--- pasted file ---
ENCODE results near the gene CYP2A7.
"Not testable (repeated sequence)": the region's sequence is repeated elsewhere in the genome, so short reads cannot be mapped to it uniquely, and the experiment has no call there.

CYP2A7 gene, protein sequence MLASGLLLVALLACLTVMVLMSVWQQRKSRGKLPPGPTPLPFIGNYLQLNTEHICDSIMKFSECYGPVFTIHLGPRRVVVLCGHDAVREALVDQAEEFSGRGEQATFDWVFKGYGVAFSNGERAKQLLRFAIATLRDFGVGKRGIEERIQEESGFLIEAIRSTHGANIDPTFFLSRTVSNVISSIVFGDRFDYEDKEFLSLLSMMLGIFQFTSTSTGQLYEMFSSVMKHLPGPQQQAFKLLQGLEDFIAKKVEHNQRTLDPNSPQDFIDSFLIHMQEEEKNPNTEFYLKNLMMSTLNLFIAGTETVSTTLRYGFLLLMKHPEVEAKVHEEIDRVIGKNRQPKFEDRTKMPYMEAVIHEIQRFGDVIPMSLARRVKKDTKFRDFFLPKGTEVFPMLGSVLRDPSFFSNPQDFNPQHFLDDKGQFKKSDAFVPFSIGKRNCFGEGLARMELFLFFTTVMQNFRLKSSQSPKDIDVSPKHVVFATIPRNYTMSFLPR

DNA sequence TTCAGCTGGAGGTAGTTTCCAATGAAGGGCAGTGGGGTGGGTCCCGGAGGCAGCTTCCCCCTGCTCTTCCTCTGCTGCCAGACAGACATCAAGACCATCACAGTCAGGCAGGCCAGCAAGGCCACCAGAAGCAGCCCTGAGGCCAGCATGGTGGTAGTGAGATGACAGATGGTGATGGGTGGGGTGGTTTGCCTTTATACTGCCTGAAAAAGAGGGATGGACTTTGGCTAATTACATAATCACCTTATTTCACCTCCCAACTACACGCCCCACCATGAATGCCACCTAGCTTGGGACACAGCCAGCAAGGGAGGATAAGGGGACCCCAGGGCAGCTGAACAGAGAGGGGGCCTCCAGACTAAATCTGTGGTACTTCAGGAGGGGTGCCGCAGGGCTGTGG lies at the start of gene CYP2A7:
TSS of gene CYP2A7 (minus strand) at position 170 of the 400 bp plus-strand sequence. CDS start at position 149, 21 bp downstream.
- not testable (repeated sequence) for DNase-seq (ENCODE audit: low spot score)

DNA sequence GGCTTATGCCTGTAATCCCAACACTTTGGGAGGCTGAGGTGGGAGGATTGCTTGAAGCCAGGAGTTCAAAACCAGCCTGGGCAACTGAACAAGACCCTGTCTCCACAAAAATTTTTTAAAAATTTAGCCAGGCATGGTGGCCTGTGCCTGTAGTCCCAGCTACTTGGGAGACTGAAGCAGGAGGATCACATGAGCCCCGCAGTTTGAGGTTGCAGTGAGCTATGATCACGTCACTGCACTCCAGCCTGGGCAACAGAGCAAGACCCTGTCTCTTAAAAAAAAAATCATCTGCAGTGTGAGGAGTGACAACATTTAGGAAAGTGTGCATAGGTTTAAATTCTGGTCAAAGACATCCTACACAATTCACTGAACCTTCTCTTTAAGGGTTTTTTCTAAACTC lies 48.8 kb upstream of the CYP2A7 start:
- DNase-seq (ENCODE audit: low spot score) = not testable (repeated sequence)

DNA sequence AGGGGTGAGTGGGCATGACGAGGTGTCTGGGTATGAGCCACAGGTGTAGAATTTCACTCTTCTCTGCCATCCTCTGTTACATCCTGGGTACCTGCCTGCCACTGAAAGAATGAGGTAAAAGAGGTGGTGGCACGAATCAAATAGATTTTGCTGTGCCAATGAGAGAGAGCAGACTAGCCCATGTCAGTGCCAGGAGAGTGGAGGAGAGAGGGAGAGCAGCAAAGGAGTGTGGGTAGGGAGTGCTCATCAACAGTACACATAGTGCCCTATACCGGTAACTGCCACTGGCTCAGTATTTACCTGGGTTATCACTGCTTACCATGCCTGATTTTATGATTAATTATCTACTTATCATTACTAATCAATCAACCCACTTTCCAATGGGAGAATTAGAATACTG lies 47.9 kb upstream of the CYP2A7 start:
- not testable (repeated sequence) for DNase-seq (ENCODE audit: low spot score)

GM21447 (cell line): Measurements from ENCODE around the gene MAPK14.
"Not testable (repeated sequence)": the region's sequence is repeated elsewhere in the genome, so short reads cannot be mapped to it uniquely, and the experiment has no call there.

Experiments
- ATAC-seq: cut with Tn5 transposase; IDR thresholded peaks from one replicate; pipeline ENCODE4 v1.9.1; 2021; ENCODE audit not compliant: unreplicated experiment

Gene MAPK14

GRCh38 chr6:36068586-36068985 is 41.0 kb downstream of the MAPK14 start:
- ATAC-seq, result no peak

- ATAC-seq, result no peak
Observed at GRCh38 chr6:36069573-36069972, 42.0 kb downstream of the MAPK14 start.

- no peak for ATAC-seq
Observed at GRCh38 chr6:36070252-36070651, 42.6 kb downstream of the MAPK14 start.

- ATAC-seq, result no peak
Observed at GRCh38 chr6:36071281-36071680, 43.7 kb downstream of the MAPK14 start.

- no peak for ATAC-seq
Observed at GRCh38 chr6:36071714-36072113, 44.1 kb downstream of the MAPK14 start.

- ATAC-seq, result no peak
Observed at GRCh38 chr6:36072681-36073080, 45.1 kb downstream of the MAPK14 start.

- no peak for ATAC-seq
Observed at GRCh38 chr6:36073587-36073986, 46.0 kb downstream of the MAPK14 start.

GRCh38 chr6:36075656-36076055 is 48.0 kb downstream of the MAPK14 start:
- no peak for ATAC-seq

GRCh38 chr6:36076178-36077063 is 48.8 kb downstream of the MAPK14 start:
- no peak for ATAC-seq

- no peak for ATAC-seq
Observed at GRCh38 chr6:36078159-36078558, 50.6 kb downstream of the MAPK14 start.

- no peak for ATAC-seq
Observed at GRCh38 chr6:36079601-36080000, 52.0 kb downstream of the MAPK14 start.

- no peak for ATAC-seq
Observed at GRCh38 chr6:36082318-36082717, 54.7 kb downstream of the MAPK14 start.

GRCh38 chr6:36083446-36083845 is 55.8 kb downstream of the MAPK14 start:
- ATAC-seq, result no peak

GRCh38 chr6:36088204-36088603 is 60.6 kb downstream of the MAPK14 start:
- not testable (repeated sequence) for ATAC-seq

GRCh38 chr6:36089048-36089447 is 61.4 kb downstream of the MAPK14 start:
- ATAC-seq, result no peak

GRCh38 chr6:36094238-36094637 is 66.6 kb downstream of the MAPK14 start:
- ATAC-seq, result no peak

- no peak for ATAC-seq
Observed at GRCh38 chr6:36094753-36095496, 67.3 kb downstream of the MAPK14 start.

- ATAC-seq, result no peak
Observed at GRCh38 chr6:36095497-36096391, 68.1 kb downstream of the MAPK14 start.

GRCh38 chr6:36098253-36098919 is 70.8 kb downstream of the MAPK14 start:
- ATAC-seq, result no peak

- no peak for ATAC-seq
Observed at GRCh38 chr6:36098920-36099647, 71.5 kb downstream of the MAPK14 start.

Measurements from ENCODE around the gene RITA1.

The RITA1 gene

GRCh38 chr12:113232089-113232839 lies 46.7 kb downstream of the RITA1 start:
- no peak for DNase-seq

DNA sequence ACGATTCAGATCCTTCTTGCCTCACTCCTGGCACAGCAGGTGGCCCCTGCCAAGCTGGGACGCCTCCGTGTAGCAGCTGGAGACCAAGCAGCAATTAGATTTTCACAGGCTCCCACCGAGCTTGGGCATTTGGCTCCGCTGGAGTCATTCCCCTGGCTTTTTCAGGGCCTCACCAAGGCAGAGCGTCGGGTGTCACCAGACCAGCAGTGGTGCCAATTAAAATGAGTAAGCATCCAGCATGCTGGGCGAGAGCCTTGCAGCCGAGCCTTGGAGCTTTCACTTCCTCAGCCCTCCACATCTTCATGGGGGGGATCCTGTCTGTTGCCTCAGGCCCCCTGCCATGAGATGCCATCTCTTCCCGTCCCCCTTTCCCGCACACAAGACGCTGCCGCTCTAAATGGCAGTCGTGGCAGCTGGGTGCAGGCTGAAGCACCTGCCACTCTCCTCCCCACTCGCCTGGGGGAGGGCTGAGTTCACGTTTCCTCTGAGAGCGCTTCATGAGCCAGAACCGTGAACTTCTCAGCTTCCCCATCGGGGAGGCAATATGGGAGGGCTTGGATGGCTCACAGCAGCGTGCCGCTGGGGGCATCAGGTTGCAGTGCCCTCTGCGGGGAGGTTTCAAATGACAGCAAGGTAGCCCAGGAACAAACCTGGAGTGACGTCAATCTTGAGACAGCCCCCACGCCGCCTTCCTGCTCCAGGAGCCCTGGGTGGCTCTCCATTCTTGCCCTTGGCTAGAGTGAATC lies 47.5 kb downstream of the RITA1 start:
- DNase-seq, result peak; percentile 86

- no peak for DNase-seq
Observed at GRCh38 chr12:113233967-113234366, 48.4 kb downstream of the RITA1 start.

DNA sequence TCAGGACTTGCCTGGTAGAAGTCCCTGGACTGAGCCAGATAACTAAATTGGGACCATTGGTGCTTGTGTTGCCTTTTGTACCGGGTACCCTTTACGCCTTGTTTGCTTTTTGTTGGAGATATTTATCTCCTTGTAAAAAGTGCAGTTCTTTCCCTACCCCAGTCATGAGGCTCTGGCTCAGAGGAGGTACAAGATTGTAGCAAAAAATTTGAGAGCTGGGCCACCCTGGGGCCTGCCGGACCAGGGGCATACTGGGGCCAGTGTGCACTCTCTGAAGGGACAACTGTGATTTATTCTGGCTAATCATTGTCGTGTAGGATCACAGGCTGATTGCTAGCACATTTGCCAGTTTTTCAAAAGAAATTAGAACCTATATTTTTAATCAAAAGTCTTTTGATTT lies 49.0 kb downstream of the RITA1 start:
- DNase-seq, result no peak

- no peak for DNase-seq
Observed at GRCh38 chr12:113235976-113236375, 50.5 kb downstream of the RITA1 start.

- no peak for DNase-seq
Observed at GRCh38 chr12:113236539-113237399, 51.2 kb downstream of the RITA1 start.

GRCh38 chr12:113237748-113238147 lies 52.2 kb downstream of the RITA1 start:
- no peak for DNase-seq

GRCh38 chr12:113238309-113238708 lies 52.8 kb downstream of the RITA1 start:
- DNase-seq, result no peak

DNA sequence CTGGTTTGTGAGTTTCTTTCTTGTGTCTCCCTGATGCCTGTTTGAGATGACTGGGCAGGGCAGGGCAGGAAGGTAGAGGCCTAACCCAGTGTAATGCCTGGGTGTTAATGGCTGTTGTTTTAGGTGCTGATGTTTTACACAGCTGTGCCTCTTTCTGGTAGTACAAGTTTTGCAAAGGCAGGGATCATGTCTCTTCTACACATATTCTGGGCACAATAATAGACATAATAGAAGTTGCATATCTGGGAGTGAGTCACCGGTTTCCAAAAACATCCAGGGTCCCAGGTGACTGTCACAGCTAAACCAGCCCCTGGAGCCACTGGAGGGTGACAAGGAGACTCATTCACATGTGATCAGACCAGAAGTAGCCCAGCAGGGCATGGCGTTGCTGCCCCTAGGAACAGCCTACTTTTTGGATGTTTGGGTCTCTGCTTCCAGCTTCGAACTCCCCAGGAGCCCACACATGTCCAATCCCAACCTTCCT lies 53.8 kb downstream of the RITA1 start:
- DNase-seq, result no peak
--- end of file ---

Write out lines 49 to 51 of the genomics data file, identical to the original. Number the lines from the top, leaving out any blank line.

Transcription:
Observed at GRCh38 chr6:36094753-36095496, 67.3 kb downstream of the MAPK14 start.

- ATAC-seq, result no peak
Observed at GRCh38 chr6:36095497-36096391, 68.1 kb downstream of the MAPK14 start.